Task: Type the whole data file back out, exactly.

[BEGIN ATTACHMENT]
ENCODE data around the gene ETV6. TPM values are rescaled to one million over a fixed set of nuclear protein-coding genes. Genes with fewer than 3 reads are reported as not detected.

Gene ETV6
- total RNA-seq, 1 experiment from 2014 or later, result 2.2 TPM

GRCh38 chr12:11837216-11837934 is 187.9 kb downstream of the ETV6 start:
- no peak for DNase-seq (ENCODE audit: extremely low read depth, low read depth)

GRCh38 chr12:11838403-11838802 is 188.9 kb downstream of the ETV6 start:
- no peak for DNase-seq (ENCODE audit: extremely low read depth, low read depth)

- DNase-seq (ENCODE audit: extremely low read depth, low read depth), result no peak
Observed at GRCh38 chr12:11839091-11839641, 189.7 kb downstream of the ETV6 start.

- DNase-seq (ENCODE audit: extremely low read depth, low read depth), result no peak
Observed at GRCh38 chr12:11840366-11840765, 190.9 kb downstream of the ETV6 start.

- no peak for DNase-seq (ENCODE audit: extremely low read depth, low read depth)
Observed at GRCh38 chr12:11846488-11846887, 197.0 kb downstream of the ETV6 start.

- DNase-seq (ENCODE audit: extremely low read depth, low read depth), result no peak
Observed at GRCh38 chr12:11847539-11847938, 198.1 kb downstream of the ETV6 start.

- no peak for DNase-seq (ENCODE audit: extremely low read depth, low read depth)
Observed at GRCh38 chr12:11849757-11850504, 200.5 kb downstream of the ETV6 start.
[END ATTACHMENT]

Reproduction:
ENCODE data around the gene ETV6. TPM values are rescaled to one million over a fixed set of nuclear protein-coding genes. Genes with fewer than 3 reads are reported as not detected.

Gene ETV6
- total RNA-seq, 1 experiment from 2014 or later, result 2.2 TPM

GRCh38 chr12:11837216-11837934 is 187.9 kb downstream of the ETV6 start:
- no peak for DNase-seq (ENCODE audit: extremely low read depth, low read depth)

GRCh38 chr12:11838403-11838802 is 188.9 kb downstream of the ETV6 start:
- no peak for DNase-seq (ENCODE audit: extremely low read depth, low read depth)

- DNase-seq (ENCODE audit: extremely low read depth, low read depth), result no peak
Observed at GRCh38 chr12:11839091-11839641, 189.7 kb downstream of the ETV6 start.

- DNase-seq (ENCODE audit: extremely low read depth, low read depth), result no peak
Observed at GRCh38 chr12:11840366-11840765, 190.9 kb downstream of the ETV6 start.

- no peak for DNase-seq (ENCODE audit: extremely low read depth, low read depth)
Observed at GRCh38 chr12:11846488-11846887, 197.0 kb downstream of the ETV6 start.

- DNase-seq (ENCODE audit: extremely low read depth, low read depth), result no peak
Observed at GRCh38 chr12:11847539-11847938, 198.1 kb downstream of the ETV6 start.

- no peak for DNase-seq (ENCODE audit: extremely low read depth, low read depth)
Observed at GRCh38 chr12:11849757-11850504, 200.5 kb downstream of the ETV6 start.